Index of related unsolved murders in Quebec in the 1970s – Repost
RELATED UNSOLVED MURDERS AND DISAPPEARANCES IN QUEBEC IN THE 1970s
(click on the name for detailed case information)
- Alice Pare – Drummondville – April 26, 1971
- Norma O’Brien & Debbie Fisher – Chateauguay – 1974-75 (solved / provided for context)
- Sharron Prior – Montreal / Longueuil – April 1, 1975
- Lise Choquette – East End Montreal / Laval – April 20, 1975
- Louise Camirand – Eastern Townships – March 25, 1977
- Unidentified – Longueuil – April 2, 1977
- Jocelyne Houle – East End Montreal / St. Calixte – April 17, 1977
- Johanne Danserau – Missing from Fabreville – June 14, 1977
- Sylvie Doucet – Missing from Montreal – June 27, 1977
- Claudette Poirier – Drummondville – July 27, 1977
- Johanne Dorion – Fabreville / Laval / Montreal North – July 29, 1977
- Chantal Tremblay – Montreal North / Rosemere – July 29, 1977
- Helene Monast – Chambly – September 10, 1977
- Katherine Hawkes – Montreal North – September 20, 1977
- Denise Bazinet – Montreal / Saint Luc – October 23, 1977
- Manon Dube – Eastern Townships – January 27, 1978
- Lison Blais – Montreal – June 3, 1978
- Theresa Allore – Eastern Townships – November 3, 1978
- Unknown Victim 2 (Maria Dolores Brava) – Dorval, Montreal – June 2, 1979
- Nicole Gaudreaux – Montreal – August 3, 1979
- Coda: Tammy Leakey – Dorval, Montreal – March 12, 1981
THINGS WE HAVE LEARNED
- The bodies of Sharron Prior and Unidentified were both found on Chemin du Lac in Longueuil. Prior was found April 1, 1975, Unidentified was found April 2, 1977, almost exactly 2 years to the date of the discovery of Prior.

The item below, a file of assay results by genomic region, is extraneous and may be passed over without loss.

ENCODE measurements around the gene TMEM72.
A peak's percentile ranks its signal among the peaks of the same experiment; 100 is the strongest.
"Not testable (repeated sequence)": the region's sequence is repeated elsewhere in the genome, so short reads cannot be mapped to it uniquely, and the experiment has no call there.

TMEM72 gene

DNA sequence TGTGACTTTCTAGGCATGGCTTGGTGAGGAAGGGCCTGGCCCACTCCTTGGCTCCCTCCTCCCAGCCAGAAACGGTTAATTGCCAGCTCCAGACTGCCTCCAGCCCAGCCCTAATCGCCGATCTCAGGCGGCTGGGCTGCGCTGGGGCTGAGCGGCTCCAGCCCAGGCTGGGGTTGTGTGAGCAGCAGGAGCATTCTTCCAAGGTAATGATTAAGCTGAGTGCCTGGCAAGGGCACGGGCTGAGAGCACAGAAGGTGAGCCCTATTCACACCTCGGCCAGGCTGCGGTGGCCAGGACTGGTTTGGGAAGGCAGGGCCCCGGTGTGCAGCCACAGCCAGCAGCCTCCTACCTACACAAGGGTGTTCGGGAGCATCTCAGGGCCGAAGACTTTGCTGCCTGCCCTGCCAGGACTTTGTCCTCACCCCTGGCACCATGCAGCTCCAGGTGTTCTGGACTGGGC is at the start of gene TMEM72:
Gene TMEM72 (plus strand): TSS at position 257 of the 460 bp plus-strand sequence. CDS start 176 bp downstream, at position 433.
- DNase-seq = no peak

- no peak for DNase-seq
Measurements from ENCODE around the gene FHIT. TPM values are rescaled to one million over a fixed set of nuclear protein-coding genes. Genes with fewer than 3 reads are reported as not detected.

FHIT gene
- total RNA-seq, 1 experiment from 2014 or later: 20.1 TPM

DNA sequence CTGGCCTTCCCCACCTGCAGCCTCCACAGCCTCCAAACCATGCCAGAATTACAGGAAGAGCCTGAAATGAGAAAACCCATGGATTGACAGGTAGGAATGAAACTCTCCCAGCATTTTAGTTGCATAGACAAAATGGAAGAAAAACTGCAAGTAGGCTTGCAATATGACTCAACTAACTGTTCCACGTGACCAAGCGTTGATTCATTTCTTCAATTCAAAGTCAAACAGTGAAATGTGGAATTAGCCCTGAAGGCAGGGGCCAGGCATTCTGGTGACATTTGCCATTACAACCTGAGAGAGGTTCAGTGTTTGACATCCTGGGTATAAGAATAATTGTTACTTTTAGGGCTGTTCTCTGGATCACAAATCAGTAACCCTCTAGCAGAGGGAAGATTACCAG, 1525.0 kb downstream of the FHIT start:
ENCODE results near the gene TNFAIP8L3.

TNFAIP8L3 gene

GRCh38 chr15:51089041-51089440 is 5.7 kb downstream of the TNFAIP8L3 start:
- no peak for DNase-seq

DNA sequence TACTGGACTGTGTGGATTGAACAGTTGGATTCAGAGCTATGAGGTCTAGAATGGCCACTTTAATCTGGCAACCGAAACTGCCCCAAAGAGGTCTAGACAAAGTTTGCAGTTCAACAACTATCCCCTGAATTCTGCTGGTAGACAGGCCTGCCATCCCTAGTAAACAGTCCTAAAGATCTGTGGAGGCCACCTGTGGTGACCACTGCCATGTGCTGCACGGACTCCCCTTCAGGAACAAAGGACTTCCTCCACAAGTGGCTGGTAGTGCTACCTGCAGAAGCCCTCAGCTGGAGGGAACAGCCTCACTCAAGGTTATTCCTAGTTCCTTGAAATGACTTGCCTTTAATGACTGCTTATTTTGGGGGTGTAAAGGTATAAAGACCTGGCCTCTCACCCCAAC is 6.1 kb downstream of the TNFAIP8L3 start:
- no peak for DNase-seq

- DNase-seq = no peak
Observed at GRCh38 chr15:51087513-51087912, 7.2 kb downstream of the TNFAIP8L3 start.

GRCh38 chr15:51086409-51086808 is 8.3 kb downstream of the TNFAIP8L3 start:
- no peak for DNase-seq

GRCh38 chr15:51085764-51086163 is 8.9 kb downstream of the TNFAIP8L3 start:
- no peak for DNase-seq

- The murders of Prior and Houle are very similar, their crime scenes are practically identical.
- Chantal Tremblay took the bus to the Henri Bourassa metro station and disappeared. The bus that Johanne Dorion used to commute to/from Cartierville and Laval was on the Henri Bourassa transit line. Dorion worked in Cartierville, took the bus home, then disappeared. Katherine Hawkes lived in Cartierville, and was commuting home on the bus from downtown Montreal the night she died.
- A tape exists of Katherine Hawkes’ killer’s voice. Her assailant called in to police twice the evening that she died to tell them the location of the body. The police recorded it. However it took police almost 18 hours to investigate the location (and this only after 2 citizens had found the body).
- Denise Bazinet lived approximately 3 blocks from Lison Blais in Montreal’s East End.
- A purse matching the description of the one Lison Blais owned was recovered at the Louise Camirand dump site in Austin. Quebec. This is the same location where clothing matching the description of those last worn by Theresa Allore was also found by hunters. Finally, the remnant of a shoe was found at the same location matching the description on Chinese slippers last worn by Theresa Allore
- Tammy Leakey’s body was found in Dorval less than a mile from where Unknown Victim 2 was found 1 1/2 years earlier.